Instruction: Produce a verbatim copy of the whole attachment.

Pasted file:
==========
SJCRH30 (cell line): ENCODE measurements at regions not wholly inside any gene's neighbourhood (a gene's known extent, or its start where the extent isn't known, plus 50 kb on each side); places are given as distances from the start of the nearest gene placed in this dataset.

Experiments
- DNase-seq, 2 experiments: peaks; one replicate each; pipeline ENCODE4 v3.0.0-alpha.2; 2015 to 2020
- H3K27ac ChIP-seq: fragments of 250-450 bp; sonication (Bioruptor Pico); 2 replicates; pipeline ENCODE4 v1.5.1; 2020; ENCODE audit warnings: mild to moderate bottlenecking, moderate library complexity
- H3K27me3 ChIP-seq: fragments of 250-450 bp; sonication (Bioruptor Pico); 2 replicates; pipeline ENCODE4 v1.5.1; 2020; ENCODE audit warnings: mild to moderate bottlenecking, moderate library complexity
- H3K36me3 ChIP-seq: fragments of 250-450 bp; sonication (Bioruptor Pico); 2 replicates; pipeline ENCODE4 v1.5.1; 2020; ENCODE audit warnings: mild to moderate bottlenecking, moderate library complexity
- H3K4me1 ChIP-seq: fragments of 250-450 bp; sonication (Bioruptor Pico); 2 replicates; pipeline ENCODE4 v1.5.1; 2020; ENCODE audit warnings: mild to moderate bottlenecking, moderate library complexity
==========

SJCRH30 (cell line): ENCODE measurements at regions not wholly inside any gene's neighbourhood (a gene's known extent, or its start where the extent isn't known, plus 50 kb on each side); places are given as distances from the start of the nearest gene placed in this dataset.

Experiments
- DNase-seq, 2 experiments: peaks; one replicate each; pipeline ENCODE4 v3.0.0-alpha.2; 2015 to 2020
- H3K27ac ChIP-seq: fragments of 250-450 bp; sonication (Bioruptor Pico); 2 replicates; pipeline ENCODE4 v1.5.1; 2020; ENCODE audit warnings: mild to moderate bottlenecking, moderate library complexity
- H3K27me3 ChIP-seq: fragments of 250-450 bp; sonication (Bioruptor Pico); 2 replicates; pipeline ENCODE4 v1.5.1; 2020; ENCODE audit warnings: mild to moderate bottlenecking, moderate library complexity
- H3K36me3 ChIP-seq: fragments of 250-450 bp; sonication (Bioruptor Pico); 2 replicates; pipeline ENCODE4 v1.5.1; 2020; ENCODE audit warnings: mild to moderate bottlenecking, moderate library complexity
- H3K4me1 ChIP-seq: fragments of 250-450 bp; sonication (Bioruptor Pico); 2 replicates; pipeline ENCODE4 v1.5.1; 2020; ENCODE audit warnings: mild to moderate bottlenecking, moderate library complexity